Cover image for The long winter
Title:
The long winter
ISBN:
9780060581855
Edition:
Full color ed.
Publication Information:
New York , NY : HarperTrophy, 2004.
Physical Description:
334 p. : col. ill. ; 20 cm.
Reading Level:
790 L Lexile
Summary:
After an October blizzard, Laura's family moves from the claim shanty into town for the winter, a winter that an Indian has predicted will be seven months of bad weather.
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Summary

Summary

Immerse yourself in Laura Ingalls Wilder's beloved Little House series, now featuring Garth Williams' classic art in vibrant full-color! The Long Winter is the sixth book in Laura Ingalls Wilder's treasured Little House series, and the recipient of a Newbery Honor.

The fledgling town of De Smet in the Dakota Territory is hit hard by the brutal winter of 1880-1881. Laura, Pa, Ma, Mary, Carrie, and little Grace face the winter as best they can, but soon, blizzards have covered the town in snow that piles up to the rooftops, cutting the town off from supplies and trade. Food stores begin to run dangerously low. To save the town from starvation, young Almanzo Wilder and a friend brave the conditions, set off across the prairie in search of wheat, and return victorious. The town is saved, and the townspeople share in an unusual, but joyful, Christmas celebration.

The nine books in the timeless Little House series tell the story of Laura's real childhood as an American pioneer, and are cherished by readers of all generations. They offer a unique glimpse into life on the American frontier, and tell the heartwarming, unforgettable story of a loving family.


Author Notes

Wilder was born near Pepin, Wisconsin; attended school in DeSmet, South Dakota; and became a teacher before she was 16, teaching for seven years in Dakota Territory schools. She and her husband, Almanzo Wilder, farmed near DeSmet for about nine years and then moved to Mansfield, Missouri, where they lived out the rest of their days.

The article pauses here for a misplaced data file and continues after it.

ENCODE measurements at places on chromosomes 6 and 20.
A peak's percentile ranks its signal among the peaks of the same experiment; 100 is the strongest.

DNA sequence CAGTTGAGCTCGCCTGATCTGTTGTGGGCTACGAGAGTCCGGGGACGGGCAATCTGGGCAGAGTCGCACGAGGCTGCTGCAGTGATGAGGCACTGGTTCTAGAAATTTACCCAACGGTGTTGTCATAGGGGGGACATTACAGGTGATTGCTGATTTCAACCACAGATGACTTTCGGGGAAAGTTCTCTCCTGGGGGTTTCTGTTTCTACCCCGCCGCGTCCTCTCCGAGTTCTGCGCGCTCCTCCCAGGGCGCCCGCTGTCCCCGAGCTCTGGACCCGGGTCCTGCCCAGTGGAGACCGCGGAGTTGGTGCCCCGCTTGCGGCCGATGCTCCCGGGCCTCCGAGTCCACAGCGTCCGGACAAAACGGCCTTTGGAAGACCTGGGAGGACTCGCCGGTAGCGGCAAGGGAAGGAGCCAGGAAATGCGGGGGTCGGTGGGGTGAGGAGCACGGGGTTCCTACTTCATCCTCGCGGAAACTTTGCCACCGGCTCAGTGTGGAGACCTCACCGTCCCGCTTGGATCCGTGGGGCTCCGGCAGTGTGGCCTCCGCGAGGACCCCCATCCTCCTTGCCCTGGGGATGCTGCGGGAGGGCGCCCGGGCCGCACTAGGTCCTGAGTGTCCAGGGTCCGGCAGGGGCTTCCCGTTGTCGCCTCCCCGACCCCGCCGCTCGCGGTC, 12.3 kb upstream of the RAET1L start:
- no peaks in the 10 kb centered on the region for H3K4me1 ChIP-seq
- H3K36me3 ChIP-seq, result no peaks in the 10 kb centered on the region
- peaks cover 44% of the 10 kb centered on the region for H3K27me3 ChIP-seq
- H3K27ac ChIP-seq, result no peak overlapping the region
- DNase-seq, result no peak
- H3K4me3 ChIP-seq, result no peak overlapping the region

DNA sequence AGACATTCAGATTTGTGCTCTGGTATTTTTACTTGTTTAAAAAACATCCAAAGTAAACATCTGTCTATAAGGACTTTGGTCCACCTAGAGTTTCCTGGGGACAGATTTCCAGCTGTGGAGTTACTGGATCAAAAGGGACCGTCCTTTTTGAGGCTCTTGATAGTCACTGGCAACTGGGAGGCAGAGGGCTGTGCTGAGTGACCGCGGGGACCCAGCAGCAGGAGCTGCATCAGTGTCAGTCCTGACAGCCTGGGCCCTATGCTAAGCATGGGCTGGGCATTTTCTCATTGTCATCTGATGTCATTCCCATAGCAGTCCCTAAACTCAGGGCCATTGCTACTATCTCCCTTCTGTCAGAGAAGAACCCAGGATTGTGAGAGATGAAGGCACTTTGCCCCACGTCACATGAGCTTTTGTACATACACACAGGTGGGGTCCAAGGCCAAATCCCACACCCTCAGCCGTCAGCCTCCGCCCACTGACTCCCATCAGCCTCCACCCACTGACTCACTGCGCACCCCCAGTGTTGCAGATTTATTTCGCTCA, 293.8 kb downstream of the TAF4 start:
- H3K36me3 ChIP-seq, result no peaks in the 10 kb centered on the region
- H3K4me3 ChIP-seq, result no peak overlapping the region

Wilder did not write her first book, Little House in the Big Woods, about her early years in Wisconsin, until late in life, on the urging of her daughter, Rose Wilder Lane. It was first published in 1932. She followed this with Farmer Boy (1933), a book about her husband's childhood in New York State. She then completed a series of books about her life as she and her family moved westward along the frontier. Little House on the Prairie (1935) records the family's move to Kansas. On the Banks of Plum Creek (1937) describes the family's move to Minnesota. By the Shores of Silver Lake (1939) records the family's move to South Dakota, as do the final three books in the series: The Long Winter, Little Town on the Prairie (1941), and These Happy Golden Years (1943), which ends with her marriage to Almanzo Wilder. Three of Wilder's books were published posthumously: On the Way Home, a diary of her trip to Mansfield; The First Four Years, an unfinished book about her first four years of marriage; and West from Home, letters she wrote on a visit to her daughter in San Francisco, none of them up to the quality of her earlier books.

At her best, Wilder employs a clear, simple style, a wealth of fascinating detail, and a straightforward narrative style. Her tales of a strong, traditional frontier family that endures the hardships of the late eighteenth century are seen through the eyes of a child, which endears them to young readers. Her work is possibly the best example of historical realistic fiction for children.

(Bowker Author Biography)


Reviews 1

Horn Book Review

The Little House books, beloved by generations of readers, have been reissued in editions that demonstrate some poor design choices, including a narrower, sharper typeface and a thoughtless layout. The Garth Williams covers have been reproduced so that they are more brightly colored than the originals. From HORN BOOK 1994, (c) Copyright 2010. The Horn Book, Inc., a wholly owned subsidiary of Media Source, Inc. No redistribution permitted.


Excerpts

Excerpts